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In April 2010 a group of Iranian and Dutch protesters occupied parts of Islamic Republic Embassy in the Hague in protest to Iran's oppressive and violent policies.
During this act of protest, the flag of the Islamic Republic has been lowered and replaced with a banner bearing an image of Neda Agha Soltan, the woman who was shot to death in Tehran's street protests after the disputed June presidential elections.
The overall migration was quite significant relative to the whole size of Iranian emigration to Europe; from 1990–1999, the Netherlands was Europe's second most-popular destination for Iranian asylum seekers, behind Germany.
For a total of 30,617 persons (16,758 men, 13,855 women).
In June 2010 the Dutch TV Channel NOS organized a visit for Ezzatollah Zarghami, director of Islamic Republic of Iran Broadcasting, to its headquarters in Hilversum.
Radio Zamaneh revealed this news, creating a wave of anger in the Iranian community.
In response, a group of Iranian students filed suit against the government, alleging that the restrictions violated the prohibition against all forms of discrimination established by Article 1 of the Constitution of the Netherlands.
The case went up to the Supreme Court of the Netherlands in The Hague.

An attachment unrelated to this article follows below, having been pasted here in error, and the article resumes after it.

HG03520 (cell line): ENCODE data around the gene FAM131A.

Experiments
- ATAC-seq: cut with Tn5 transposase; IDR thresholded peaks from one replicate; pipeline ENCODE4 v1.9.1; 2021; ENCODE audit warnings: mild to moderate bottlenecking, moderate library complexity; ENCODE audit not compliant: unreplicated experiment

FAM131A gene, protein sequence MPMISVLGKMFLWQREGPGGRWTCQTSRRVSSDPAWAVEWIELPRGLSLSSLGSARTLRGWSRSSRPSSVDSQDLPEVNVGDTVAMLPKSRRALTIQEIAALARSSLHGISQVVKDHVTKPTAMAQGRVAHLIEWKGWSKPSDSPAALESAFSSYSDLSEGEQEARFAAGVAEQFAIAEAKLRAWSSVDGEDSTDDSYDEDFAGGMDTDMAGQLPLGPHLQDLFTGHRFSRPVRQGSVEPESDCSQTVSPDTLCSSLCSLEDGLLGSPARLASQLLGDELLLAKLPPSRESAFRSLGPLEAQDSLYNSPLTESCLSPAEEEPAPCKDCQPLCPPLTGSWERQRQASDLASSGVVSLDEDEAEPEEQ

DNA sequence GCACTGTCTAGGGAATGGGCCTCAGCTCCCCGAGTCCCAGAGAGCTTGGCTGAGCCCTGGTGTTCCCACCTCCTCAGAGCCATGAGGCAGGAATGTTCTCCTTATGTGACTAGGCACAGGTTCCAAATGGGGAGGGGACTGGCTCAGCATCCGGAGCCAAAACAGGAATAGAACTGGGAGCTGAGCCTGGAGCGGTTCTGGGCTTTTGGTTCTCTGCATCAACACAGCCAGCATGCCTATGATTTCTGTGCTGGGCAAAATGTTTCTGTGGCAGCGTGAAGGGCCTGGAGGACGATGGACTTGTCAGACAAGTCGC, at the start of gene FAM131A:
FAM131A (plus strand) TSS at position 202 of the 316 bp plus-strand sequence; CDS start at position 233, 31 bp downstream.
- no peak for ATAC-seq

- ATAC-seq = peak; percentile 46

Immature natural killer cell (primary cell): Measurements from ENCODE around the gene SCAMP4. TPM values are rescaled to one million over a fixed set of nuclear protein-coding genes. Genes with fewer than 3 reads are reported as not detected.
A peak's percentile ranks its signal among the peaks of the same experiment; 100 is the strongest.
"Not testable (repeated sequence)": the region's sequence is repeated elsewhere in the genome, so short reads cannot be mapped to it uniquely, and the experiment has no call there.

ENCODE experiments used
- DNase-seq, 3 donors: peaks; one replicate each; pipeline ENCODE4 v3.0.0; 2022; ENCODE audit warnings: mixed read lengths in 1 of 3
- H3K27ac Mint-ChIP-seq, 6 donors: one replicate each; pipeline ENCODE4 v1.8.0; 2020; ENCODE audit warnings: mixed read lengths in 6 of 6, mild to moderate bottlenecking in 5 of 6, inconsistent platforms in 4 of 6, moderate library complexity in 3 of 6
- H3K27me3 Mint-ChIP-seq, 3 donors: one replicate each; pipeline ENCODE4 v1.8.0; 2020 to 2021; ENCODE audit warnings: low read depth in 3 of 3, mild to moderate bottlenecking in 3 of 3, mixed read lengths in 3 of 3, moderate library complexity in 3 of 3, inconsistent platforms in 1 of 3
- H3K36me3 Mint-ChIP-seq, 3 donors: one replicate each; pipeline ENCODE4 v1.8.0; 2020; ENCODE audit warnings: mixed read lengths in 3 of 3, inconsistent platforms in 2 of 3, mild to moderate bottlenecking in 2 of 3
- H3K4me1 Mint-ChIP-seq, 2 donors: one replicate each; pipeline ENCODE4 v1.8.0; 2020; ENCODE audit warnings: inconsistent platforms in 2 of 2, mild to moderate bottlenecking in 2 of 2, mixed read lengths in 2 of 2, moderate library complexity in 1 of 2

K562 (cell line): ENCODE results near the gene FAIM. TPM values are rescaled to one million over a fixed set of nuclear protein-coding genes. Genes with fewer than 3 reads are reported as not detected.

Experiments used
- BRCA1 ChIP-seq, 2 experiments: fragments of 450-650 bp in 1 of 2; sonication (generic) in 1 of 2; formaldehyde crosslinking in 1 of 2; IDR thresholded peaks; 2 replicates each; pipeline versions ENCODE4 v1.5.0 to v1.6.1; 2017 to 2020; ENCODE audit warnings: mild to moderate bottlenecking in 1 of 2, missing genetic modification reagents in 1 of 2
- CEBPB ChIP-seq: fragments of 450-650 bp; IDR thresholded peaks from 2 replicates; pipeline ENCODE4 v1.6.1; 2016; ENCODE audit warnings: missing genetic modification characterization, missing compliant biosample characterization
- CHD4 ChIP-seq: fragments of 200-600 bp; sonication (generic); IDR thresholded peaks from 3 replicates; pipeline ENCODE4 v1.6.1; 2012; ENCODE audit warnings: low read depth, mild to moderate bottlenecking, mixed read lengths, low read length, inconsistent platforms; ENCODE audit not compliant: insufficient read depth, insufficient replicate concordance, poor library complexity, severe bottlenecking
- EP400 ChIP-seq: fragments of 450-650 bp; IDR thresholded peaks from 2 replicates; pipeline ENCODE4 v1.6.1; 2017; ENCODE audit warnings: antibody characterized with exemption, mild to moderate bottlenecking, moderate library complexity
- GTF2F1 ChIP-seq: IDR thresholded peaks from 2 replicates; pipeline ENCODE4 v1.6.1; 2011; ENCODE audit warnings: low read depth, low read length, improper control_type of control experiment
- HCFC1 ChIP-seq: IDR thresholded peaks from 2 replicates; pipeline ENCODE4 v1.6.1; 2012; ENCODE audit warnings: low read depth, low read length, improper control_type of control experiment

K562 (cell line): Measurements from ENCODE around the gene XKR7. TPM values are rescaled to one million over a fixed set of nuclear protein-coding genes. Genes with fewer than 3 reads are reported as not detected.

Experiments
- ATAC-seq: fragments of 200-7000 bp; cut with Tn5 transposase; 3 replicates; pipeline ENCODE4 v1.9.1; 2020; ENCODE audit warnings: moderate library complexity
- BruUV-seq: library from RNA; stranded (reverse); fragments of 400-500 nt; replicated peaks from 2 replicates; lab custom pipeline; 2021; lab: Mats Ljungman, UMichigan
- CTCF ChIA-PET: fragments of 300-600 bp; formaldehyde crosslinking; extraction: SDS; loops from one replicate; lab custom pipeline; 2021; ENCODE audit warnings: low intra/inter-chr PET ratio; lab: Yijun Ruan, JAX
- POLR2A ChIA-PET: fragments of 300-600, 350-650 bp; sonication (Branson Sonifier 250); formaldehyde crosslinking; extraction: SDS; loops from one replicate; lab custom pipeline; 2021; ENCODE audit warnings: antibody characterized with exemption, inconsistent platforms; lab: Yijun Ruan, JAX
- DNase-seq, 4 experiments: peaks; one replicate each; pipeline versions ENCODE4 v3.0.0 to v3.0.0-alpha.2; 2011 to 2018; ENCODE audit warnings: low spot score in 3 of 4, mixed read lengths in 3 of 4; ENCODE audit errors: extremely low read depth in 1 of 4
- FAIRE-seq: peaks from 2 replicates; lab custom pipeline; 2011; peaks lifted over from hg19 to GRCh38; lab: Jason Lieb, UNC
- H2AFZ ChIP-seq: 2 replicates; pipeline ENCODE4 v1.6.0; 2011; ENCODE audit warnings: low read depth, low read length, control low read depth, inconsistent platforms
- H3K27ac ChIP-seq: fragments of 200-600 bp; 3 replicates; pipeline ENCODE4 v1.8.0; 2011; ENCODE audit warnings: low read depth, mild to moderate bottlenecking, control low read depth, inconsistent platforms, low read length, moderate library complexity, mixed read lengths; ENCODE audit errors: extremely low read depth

The final verdict of the Supreme Court confirmed the initial verdict that the ban on Iranian students is discriminatory, unlawful and a breach to European Human Rights treaty and therefore the discriminatory regulations were overruled The first serious conflicts between the Pahlavi government and students in the Netherlands began in the 1970s.
In 1974, a group of Iranians based in the Netherlands and other European countries occupied the Embassy of Iran in Wassenaar.
The early migration of political activists and their applications for asylum in the Netherlands following the 1979 Iranian Revolution had a major effect on the development of the Iranian community; the suspected links between the Islamic Republic embassies in Europe and the murders of prominent exiles such as the France-based former prime minister Shapour Bakhtiar, as well as rumours of information leaks to the Iranian embassy in The Hague from within the Dutch government, led to suspicion by Iranians both towards their fellow Iranians and towards the Dutch authorities.